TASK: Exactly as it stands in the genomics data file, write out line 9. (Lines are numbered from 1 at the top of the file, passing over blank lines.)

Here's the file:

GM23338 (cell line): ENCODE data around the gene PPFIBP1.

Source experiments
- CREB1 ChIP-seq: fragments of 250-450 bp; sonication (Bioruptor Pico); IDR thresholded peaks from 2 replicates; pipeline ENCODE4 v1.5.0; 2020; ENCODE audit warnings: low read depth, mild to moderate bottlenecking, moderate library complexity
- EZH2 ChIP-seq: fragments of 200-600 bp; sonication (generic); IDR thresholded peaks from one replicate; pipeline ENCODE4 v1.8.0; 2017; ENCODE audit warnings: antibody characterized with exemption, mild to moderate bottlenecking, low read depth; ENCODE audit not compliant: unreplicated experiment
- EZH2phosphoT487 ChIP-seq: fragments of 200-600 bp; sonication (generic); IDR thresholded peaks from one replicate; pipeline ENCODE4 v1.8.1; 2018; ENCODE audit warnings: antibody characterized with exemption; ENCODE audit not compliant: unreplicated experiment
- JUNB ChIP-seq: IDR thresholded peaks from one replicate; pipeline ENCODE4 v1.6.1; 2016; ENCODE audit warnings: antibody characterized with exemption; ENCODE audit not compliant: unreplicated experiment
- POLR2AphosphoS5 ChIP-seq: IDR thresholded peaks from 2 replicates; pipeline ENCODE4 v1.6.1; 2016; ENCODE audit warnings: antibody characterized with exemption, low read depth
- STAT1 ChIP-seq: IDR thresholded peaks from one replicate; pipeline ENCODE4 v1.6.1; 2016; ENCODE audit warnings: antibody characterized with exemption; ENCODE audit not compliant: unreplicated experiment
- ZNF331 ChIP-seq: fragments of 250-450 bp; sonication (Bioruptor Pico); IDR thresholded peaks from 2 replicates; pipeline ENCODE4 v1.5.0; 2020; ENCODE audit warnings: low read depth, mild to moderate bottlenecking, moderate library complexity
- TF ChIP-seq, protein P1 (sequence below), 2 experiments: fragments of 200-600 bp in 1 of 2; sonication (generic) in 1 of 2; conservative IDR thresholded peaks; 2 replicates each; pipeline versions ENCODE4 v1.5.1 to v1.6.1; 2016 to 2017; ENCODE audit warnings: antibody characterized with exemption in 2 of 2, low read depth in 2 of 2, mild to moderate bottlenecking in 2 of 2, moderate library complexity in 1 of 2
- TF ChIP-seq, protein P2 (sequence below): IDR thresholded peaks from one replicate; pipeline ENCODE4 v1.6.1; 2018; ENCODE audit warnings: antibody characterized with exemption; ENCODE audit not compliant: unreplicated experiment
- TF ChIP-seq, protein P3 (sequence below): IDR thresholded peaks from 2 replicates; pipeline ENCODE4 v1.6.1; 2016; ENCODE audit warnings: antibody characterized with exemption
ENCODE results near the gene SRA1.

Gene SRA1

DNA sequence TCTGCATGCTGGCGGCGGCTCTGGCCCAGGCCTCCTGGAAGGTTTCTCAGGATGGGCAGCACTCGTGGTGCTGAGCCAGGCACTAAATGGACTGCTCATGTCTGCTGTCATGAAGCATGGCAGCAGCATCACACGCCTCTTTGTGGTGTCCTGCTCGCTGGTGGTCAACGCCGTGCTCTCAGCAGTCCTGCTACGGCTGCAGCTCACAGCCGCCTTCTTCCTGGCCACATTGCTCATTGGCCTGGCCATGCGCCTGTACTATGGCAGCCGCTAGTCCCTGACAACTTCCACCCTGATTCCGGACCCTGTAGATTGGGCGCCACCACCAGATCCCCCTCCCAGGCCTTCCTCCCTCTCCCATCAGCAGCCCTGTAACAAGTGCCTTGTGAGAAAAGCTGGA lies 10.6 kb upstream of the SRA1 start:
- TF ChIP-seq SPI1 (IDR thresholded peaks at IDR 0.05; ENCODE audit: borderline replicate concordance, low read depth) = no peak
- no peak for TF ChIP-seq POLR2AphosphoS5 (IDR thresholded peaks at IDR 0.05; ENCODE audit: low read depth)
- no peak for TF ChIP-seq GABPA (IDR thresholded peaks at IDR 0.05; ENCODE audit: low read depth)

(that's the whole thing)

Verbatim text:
- ZNF331 ChIP-seq: fragments of 250-450 bp; sonication (Bioruptor Pico); IDR thresholded peaks from 2 replicates; pipeline ENCODE4 v1.5.0; 2020; ENCODE audit warnings: low read depth, mild to moderate bottlenecking, moderate library complexity